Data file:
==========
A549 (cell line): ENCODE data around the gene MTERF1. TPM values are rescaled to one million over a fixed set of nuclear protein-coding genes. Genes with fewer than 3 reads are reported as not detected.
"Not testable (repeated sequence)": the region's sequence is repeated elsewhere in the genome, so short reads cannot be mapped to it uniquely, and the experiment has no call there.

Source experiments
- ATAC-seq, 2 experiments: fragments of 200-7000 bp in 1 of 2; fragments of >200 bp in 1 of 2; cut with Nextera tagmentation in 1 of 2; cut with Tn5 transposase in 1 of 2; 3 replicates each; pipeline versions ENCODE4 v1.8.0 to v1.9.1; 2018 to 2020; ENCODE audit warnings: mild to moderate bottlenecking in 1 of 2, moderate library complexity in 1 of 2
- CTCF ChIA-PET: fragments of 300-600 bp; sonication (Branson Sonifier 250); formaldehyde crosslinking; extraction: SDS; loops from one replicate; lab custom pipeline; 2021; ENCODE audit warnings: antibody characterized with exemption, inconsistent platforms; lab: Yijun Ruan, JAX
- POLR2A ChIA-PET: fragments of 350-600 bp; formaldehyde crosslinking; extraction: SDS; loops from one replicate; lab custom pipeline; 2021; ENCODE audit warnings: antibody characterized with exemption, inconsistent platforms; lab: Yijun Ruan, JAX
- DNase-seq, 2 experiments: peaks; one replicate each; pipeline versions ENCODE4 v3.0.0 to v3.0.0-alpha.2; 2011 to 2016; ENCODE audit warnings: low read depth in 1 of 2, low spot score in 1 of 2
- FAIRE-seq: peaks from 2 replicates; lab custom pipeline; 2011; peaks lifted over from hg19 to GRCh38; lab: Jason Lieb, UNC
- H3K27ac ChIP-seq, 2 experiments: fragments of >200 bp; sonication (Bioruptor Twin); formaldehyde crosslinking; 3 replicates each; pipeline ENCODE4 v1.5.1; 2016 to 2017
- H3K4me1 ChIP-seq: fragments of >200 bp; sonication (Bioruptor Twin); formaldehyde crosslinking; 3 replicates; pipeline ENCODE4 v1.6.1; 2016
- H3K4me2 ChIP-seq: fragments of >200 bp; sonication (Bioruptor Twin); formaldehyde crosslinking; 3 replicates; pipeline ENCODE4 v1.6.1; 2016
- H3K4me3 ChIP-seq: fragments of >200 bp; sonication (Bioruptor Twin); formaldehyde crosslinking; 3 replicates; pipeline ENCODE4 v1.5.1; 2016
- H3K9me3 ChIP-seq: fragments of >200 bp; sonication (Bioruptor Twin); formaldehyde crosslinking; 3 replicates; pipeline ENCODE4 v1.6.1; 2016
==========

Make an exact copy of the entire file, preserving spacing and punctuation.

A549 (cell line): ENCODE data around the gene MTERF1. TPM values are rescaled to one million over a fixed set of nuclear protein-coding genes. Genes with fewer than 3 reads are reported as not detected.
"Not testable (repeated sequence)": the region's sequence is repeated elsewhere in the genome, so short reads cannot be mapped to it uniquely, and the experiment has no call there.

Source experiments
- ATAC-seq, 2 experiments: fragments of 200-7000 bp in 1 of 2; fragments of >200 bp in 1 of 2; cut with Nextera tagmentation in 1 of 2; cut with Tn5 transposase in 1 of 2; 3 replicates each; pipeline versions ENCODE4 v1.8.0 to v1.9.1; 2018 to 2020; ENCODE audit warnings: mild to moderate bottlenecking in 1 of 2, moderate library complexity in 1 of 2
- CTCF ChIA-PET: fragments of 300-600 bp; sonication (Branson Sonifier 250); formaldehyde crosslinking; extraction: SDS; loops from one replicate; lab custom pipeline; 2021; ENCODE audit warnings: antibody characterized with exemption, inconsistent platforms; lab: Yijun Ruan, JAX
- POLR2A ChIA-PET: fragments of 350-600 bp; formaldehyde crosslinking; extraction: SDS; loops from one replicate; lab custom pipeline; 2021; ENCODE audit warnings: antibody characterized with exemption, inconsistent platforms; lab: Yijun Ruan, JAX
- DNase-seq, 2 experiments: peaks; one replicate each; pipeline versions ENCODE4 v3.0.0 to v3.0.0-alpha.2; 2011 to 2016; ENCODE audit warnings: low read depth in 1 of 2, low spot score in 1 of 2
- FAIRE-seq: peaks from 2 replicates; lab custom pipeline; 2011; peaks lifted over from hg19 to GRCh38; lab: Jason Lieb, UNC
- H3K27ac ChIP-seq, 2 experiments: fragments of >200 bp; sonication (Bioruptor Twin); formaldehyde crosslinking; 3 replicates each; pipeline ENCODE4 v1.5.1; 2016 to 2017
- H3K4me1 ChIP-seq: fragments of >200 bp; sonication (Bioruptor Twin); formaldehyde crosslinking; 3 replicates; pipeline ENCODE4 v1.6.1; 2016
- H3K4me2 ChIP-seq: fragments of >200 bp; sonication (Bioruptor Twin); formaldehyde crosslinking; 3 replicates; pipeline ENCODE4 v1.6.1; 2016
- H3K4me3 ChIP-seq: fragments of >200 bp; sonication (Bioruptor Twin); formaldehyde crosslinking; 3 replicates; pipeline ENCODE4 v1.5.1; 2016
- H3K9me3 ChIP-seq: fragments of >200 bp; sonication (Bioruptor Twin); formaldehyde crosslinking; 3 replicates; pipeline ENCODE4 v1.6.1; 2016